“I was sitting in a taxi, wondering if I had overdressed for the evening, when I looked out the window and saw Mom rooting through a Dumpster.” The Glass Castle

“In the town there were two mutes, and they were always together.” The Heart is a Lonely Hunter

“I told you last night that I might be gone sometime, and you said, Where, and I said, To be with the Good Lord, and you said, Why, and I said, Because I’m old, and you said, I don’t think you’re old.” Gilead

“I am ninety. Or ninety-three. One or the other.” Water for Elephants

“It’s hard being left behind.” The Time Traveler’s Wife

By reading the first sentence, you’ll also get an idea of who is telling the story and what tense is being used, but it’s a good idea to flip through if you have a preference. I found one book which began in a perfectly normal viewpoint and multiplied exponentially – every other paragraph was in a different character’s viewpoint. I felt exhausted, just looking at it.

I have a small notepad in my purse now with titles listed that I can refer to the next time I’m cruising for a good book. Or craft supplies. Have you ever been fooled by a book cover or title that misrepresented the content? Do you have an opening sentence that you fell in love with and made you buy (or check out) the book? I’d love to hear.

14 comments:

Latayne C Scott said...

This is a great post, Debbie! And I'm sure that other busy people missed it on SheReads.

About the cover/spine issue: I have to say that long before I ever knew Katy Popa, I was mesmerized by the title and cover of The Feast of Saint Bertie. It has "my" colors on it, and the richness of the pomegranates and pears and the "seal" behind the title -- I loved it. (And of course the text of the book lived up to all that exotic promise.) Even today, it is one of my favorite books to look at on the shelf, because the spine is so rich and satisfying.

Wendy Paine Miller said...

I’m a little obsessed with opening lines. Peace Like a River got me. And as simple as this one is, “I was dreaming of purple horses,” from The Outside Boy, it too got me. Loved Water for Elephants & The Time Traveler's Wife.

~ Wendy

Anonymous said...

I'm not a big fan of putting too much emphasis on opening lines, though it's like a gift on those occasions where I find a book that is quotable, no matter where in the book the words are.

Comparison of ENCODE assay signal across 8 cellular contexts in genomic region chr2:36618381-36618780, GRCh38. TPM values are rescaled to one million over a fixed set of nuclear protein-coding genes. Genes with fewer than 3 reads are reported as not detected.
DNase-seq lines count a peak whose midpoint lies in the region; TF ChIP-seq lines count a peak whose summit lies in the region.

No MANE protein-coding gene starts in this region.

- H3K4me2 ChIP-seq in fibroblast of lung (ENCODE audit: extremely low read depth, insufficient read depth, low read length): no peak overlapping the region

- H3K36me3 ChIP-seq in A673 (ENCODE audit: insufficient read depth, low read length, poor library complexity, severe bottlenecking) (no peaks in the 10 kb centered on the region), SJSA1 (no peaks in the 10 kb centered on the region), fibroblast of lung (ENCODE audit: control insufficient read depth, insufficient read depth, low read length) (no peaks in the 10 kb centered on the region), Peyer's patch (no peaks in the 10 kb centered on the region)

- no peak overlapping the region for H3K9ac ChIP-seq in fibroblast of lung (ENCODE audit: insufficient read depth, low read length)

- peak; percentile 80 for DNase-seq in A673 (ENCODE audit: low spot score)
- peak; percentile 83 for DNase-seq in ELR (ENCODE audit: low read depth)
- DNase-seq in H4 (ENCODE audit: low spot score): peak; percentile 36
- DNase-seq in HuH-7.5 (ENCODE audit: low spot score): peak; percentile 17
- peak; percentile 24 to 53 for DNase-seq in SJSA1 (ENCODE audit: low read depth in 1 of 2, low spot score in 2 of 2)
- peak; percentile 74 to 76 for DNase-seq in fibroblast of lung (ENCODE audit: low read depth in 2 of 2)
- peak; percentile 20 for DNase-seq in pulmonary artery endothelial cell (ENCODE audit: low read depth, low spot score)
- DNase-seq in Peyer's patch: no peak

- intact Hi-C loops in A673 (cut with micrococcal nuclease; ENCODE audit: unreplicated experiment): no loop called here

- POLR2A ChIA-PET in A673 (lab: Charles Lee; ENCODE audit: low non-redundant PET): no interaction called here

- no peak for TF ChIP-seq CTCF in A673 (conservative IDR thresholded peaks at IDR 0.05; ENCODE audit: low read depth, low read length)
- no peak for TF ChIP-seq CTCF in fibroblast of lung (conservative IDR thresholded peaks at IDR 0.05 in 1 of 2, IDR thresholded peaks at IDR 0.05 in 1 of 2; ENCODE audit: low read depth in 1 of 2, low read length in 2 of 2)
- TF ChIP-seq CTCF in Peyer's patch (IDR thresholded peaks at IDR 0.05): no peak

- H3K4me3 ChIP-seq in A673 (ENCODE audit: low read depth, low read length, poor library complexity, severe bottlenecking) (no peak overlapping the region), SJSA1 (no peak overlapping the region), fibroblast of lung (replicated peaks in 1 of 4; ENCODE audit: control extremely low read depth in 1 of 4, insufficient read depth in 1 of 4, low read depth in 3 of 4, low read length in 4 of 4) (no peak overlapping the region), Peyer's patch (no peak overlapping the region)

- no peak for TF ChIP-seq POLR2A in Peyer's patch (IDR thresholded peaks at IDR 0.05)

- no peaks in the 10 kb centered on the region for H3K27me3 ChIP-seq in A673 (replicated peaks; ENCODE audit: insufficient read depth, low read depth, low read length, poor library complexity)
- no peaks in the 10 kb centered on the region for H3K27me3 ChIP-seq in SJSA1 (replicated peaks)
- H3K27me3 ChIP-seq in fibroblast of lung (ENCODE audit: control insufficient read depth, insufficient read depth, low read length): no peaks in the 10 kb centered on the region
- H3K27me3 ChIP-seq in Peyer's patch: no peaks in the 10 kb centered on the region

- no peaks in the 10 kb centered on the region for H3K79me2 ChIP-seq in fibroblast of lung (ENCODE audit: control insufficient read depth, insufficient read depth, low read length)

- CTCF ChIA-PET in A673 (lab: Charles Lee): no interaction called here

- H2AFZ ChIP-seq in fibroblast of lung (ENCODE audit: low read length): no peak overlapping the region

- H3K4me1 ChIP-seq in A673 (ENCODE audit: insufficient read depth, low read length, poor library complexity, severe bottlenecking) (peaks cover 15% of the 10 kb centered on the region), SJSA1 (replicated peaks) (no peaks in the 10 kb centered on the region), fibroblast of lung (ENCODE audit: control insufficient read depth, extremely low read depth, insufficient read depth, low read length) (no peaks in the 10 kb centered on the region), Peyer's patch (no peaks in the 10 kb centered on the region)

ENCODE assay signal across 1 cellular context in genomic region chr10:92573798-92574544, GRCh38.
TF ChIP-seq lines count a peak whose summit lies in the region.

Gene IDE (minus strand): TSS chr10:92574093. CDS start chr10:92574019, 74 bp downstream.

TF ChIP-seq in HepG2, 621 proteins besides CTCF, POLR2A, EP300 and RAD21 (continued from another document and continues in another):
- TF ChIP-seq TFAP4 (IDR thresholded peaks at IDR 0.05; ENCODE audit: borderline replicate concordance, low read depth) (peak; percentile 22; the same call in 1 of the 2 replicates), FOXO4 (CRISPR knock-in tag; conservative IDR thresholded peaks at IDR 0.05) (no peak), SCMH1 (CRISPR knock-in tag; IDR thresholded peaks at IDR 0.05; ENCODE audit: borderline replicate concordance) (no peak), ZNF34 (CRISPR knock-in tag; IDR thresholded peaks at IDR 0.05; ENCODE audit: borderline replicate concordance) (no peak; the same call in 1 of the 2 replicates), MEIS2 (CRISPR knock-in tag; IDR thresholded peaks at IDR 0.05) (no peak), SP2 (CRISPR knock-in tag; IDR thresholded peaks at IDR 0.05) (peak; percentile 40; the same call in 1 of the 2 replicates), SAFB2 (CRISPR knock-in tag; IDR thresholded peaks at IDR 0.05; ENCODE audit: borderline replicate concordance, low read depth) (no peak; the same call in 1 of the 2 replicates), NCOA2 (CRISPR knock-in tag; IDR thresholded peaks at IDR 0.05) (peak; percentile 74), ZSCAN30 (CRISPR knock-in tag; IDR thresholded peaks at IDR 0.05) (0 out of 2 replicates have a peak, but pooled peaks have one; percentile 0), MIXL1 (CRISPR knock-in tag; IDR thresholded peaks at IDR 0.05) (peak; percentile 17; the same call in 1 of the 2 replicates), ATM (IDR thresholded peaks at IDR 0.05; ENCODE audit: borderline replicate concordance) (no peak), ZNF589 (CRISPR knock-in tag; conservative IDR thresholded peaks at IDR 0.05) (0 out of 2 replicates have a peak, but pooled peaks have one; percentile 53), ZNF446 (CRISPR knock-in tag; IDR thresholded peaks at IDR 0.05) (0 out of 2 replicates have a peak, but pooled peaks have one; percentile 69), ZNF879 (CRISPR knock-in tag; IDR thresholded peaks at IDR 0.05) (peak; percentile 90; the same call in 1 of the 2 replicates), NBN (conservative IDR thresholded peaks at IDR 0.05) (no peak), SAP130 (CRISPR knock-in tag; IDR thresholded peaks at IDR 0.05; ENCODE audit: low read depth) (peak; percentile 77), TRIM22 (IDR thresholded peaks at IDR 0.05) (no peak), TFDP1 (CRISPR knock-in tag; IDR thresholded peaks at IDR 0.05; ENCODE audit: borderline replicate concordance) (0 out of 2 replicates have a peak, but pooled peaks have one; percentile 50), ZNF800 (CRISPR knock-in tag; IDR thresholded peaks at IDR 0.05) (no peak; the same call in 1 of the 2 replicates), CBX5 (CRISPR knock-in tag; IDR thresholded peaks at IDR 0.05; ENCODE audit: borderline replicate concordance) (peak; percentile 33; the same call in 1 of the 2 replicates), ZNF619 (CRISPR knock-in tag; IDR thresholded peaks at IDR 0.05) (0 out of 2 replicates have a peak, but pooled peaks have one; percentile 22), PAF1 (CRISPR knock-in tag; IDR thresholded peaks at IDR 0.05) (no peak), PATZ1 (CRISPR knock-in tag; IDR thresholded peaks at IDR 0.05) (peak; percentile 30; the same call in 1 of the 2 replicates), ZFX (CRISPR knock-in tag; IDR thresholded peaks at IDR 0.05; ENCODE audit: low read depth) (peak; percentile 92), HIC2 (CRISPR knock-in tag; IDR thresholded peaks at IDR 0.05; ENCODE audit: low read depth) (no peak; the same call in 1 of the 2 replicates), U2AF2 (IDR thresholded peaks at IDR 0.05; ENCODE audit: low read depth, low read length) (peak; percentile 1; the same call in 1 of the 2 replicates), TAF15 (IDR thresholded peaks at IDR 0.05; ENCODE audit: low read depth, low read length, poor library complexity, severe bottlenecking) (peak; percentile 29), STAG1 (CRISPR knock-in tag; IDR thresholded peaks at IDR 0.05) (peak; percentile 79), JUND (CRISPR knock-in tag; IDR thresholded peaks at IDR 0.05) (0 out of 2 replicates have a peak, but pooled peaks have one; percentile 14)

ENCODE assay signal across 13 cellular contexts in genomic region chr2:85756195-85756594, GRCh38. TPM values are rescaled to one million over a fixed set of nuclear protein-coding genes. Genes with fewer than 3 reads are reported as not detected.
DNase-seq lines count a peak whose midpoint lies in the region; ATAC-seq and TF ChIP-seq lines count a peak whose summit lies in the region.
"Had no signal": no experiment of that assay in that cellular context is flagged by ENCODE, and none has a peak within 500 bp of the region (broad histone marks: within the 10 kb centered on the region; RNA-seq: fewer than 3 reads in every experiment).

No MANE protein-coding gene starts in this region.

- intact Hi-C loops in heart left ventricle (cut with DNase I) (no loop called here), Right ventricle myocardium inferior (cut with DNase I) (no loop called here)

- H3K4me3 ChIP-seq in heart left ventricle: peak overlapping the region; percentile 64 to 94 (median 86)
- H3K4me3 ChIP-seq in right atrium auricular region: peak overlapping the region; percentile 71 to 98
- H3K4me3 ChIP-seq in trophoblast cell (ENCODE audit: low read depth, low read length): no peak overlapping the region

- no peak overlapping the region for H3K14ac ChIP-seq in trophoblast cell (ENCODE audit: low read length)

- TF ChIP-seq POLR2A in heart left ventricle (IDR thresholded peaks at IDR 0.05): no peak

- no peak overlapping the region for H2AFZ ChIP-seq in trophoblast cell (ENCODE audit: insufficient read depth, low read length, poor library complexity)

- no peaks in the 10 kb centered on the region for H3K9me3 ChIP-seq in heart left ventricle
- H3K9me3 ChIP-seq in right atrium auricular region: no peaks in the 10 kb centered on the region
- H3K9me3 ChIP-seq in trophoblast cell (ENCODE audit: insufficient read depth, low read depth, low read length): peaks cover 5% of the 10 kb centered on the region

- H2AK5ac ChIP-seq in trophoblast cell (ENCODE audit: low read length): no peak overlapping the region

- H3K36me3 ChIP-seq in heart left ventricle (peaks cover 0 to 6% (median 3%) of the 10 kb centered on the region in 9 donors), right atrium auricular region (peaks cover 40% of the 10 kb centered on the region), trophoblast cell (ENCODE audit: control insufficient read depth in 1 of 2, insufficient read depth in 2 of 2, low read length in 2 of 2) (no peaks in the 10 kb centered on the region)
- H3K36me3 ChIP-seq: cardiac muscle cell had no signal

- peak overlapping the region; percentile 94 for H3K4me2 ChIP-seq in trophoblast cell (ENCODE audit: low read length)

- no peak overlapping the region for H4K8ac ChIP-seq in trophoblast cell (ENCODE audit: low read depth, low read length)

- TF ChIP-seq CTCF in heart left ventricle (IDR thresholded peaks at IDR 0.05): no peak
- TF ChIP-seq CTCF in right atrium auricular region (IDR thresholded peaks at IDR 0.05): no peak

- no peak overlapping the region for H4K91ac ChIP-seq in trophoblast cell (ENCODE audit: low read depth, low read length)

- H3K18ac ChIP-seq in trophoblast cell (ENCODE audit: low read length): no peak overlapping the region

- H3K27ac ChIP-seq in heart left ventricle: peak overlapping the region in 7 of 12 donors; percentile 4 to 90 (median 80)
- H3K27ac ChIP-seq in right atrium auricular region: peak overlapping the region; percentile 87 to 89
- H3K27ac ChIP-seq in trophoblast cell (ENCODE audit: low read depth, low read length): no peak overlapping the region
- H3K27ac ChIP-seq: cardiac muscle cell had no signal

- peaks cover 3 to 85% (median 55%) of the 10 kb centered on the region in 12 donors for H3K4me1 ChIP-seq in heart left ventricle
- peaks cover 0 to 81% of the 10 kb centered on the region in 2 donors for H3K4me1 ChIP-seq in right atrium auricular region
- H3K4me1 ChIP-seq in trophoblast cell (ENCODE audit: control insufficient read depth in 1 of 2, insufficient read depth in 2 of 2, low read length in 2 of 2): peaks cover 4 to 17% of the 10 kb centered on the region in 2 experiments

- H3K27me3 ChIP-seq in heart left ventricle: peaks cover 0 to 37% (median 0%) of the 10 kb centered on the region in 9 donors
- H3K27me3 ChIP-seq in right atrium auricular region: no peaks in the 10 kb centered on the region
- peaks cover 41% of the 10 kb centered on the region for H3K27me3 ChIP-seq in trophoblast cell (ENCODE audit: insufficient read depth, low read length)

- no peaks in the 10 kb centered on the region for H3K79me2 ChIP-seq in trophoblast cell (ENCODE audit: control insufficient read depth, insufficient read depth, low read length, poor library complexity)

That said, I did make a book purchase this year based on the opening line, because it implied to me a promise of action. I have sinced passed the book on to someone else, but best I can recall, "Journey to Riverbend" opens with something to the effect of: "It was a small turnout for a hanging."

The best book cover I've seen in the last few years belongs to Athol Dickson's "Lost Mission." I still love that cover. Those warm, orange, other-worldly hues and the mission on the front--I can't explain why, but that cover just draws my eyes back to it again and again.

BK Jackson
http://www.bkjackson.blogspot.com

Debbie Fuller Thomas said...

Glancing at the book spines on my shelf, I see many shades of orange and red. I chose 'Olive Kitteridge' because of the harvest-colored spine. 'Water for Elephants' has that bold red and black striping. I think more of my impulse-buys were due to those colors.
I agree with you, Latayne, about Katie's cover. It was well chosen.
Wendy, the opening paragraph in "Peace" sold me, too.
BK, I'll have to check out 'Journey to Riverbend.' Sounds interesting. Maybe there's something to the orange/red covers. (Any publishers listening?:) I'd be interested to know the stats on colors selling books, if they exist.

Kathleen Popa said...

Latayne, I'm glad St. Bertie drew you in. Thanks!

I'm a sucker for opening lines. And blue foil. I once circled a book for weeks, realizing, since the description left me flat and I didn't like the opening line, that the only reason in the world I would buy the book was the pretty shiny blue foil on the cover.